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More Lowlights than Highlights in HUD's Report to Congress
HUD's report on FHA's finances to Congress was a mere 64 pages. Here's the top (or bottom!) 10 summary for those who lack the time or motivation to peruse the entire report:
- FHA is losing money hand over fist. Despite increasing loan quality and mortgage insurance rates, FHA lost over $1.5 billion in 2012 to date.
- HUD's accountants had an overly rosy view of housing. Last year they projected housing values would rise 11.5% by 2014. This year's revised estimate is 4.8% appreciation by 2014, hardly a robust housing recovery!
- FHA borrowers and originators who were hoping HUD would extend its streamline refinance program were sorely disappointed. The program was scarcely mentioned, let alone expanded.
- Mortgage insurance costs are going up, again. A $200,000 FHA loan now carries a monthly cost of $208/mn. It will soon be $225/mn, not a huge increase, but significant, especially in conjunction with #5.
- Borrowers who want to take out FHA loans (refinance or purchase) need to start the loan process NOW. FHA mortgage insurance currently drops off when a borrower reaches 22% equity (and at least 5 years of payments). In a typical 30 year loan, the mortgage insurance lasts for a little over 10 years. After that, it's assumed that the homeowner is unlikely to default, and the insurance is no longer charged. HUD announced, however, that borrowers will soon be charged mortgage insurance for the entire life of their loans, meaning a $200,000 loan no longer costs $225/mn (with gradual decreases as the loan size drops) for 10 years. There will soon be MIP each month as long as they have their loan, certainly a significant "tax" on borrowers!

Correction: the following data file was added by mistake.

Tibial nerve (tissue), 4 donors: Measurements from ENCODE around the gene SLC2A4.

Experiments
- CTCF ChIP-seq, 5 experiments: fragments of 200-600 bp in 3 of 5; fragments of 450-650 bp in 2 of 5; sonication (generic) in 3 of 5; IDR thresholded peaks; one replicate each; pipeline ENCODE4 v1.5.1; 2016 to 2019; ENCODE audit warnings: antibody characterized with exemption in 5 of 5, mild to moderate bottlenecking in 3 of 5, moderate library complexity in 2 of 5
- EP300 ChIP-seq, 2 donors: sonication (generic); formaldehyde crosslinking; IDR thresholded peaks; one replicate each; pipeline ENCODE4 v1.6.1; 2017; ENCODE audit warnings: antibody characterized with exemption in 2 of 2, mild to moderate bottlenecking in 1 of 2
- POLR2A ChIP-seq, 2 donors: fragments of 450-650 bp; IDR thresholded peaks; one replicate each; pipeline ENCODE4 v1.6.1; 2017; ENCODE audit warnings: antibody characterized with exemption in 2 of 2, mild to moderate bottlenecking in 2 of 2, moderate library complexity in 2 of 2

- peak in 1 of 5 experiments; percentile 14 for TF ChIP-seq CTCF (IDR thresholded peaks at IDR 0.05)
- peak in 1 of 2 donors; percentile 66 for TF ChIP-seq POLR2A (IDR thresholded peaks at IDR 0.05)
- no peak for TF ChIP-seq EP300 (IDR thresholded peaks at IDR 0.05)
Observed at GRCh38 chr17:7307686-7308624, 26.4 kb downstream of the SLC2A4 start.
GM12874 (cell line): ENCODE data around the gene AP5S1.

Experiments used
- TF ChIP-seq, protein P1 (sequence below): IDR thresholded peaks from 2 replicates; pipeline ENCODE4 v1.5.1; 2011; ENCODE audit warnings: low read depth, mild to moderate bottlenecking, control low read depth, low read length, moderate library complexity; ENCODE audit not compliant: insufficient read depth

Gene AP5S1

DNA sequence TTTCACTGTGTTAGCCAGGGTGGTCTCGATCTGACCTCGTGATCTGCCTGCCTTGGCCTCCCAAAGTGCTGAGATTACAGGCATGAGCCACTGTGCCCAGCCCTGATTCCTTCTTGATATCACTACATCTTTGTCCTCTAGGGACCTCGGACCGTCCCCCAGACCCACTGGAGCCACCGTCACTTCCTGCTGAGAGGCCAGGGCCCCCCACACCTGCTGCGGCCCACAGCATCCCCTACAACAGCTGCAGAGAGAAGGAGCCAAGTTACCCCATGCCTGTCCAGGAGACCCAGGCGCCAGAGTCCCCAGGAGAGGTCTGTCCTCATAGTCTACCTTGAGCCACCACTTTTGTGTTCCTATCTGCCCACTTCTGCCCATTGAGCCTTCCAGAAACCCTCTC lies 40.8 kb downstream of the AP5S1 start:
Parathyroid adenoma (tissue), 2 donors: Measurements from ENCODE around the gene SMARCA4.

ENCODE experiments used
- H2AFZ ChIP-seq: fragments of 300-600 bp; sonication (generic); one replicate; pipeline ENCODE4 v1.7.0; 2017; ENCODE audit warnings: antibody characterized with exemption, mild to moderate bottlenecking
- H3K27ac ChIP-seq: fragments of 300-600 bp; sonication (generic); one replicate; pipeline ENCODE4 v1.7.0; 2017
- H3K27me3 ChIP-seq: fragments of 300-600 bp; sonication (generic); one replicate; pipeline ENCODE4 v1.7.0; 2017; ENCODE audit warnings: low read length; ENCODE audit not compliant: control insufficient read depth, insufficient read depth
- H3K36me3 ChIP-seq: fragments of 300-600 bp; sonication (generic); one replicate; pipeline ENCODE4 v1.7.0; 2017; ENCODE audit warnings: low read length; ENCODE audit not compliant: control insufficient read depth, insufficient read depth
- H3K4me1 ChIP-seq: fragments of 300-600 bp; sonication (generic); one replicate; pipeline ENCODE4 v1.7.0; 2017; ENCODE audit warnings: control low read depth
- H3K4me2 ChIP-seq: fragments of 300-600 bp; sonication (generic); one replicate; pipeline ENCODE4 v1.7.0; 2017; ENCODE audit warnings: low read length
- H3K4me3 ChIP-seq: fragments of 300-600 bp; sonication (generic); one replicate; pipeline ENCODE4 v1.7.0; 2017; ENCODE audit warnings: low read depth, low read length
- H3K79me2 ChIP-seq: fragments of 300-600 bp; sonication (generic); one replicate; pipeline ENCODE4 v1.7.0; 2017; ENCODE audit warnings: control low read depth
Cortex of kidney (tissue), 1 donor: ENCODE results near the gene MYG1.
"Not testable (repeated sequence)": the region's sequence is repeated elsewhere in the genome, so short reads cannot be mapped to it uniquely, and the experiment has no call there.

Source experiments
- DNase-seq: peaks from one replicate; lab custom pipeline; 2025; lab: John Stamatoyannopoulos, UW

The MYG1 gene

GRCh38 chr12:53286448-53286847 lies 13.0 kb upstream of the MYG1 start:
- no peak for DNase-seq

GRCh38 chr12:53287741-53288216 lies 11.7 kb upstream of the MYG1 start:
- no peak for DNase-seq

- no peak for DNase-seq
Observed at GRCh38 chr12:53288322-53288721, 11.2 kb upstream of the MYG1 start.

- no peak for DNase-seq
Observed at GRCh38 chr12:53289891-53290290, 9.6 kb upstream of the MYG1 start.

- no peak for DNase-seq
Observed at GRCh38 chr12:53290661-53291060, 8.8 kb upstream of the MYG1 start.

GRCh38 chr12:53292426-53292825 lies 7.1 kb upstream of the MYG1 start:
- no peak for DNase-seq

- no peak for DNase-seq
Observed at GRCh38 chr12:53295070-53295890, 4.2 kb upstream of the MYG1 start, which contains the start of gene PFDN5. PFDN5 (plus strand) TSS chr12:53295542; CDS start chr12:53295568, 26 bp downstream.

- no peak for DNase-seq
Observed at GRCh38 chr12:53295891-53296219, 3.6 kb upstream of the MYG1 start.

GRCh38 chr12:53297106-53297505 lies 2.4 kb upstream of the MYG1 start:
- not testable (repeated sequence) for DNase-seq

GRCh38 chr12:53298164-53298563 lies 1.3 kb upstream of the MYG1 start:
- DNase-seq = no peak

- FHA loan holders whose mortgage insurance will drop off at 22% equity would be exceptionally foolish to refinance to a new loan with lifetime MIP. So far in 2012, 274,066 homeowners have saved money with FHA's streamline loan program. By the second quarter of 2013, there will be a handful at best. FHA clients will no longer have the option to lower their rate without greatly increasing the lifetime costs of their loans.
- HUD wants borrowers to get financing elsewhere. As the report says, "despite FHA’s importance in providing liquidity and stability to the market throughout the housing crisis, its current role is out sized, and should and will decrease." Between borrowers' increasing monthly costs and longer MIP terms, HUD may soon become the lender of last resort for borrowers with less than pristine credit. HUD better hope it doesn't get exactly what it's wishing for though, as driving better borrowers to other loan programs could actually increase FHA defaults and losses!
- Minority and first time borrowers stand to lose the most with HUD's increased fees. In 2012, nearly 50% of black and Hispanic borrowers took out FHA loans. FHA's low down payments have long lured first time buyers, and 77% of FHA buyers in 2012 were purchasing their first home. Is substantially increasing costs to minority and first time buyers a sound housing practice? If a lender were doing so, it would likely cited for discrimination. Apparently HUD is exempt from this logic.
- Eliminating FHA refinances will cost HUD money as loans that don't close don't generate mortgage insurance premiums. In its haste to increase revenue, HUD may actually end up costing itself sorely needed funds.
- Slowing refinances is at odds with the Federal Reserves' current stimulus policy of buying mortgage backed securities. Low rate are great, but only if they end up benefiting borrowers.
FHA faces challenges to be sure. It is under capitalized, and has a large number of delinquent loans. Driving away new business with excessive fees doesn't seem the most prudent way to improve either its reserves or loan quality though, if you ask me.
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